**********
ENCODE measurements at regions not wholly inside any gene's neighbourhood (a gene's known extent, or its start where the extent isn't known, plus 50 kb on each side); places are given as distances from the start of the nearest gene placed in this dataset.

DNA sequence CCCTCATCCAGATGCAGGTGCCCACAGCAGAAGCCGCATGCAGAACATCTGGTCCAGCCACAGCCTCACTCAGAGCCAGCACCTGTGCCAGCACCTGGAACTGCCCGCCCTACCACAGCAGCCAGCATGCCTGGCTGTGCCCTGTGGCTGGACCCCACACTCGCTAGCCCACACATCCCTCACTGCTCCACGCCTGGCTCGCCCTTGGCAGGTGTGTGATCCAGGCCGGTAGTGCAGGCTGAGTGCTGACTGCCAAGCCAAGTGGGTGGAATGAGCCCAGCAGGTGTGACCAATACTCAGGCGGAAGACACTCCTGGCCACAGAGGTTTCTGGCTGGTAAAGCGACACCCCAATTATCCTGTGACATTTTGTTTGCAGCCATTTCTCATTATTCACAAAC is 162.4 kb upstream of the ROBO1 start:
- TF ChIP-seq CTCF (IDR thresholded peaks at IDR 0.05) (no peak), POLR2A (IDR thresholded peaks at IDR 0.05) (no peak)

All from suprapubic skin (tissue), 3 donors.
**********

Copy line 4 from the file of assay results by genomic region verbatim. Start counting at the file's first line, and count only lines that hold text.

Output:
All from suprapubic skin (tissue), 3 donors.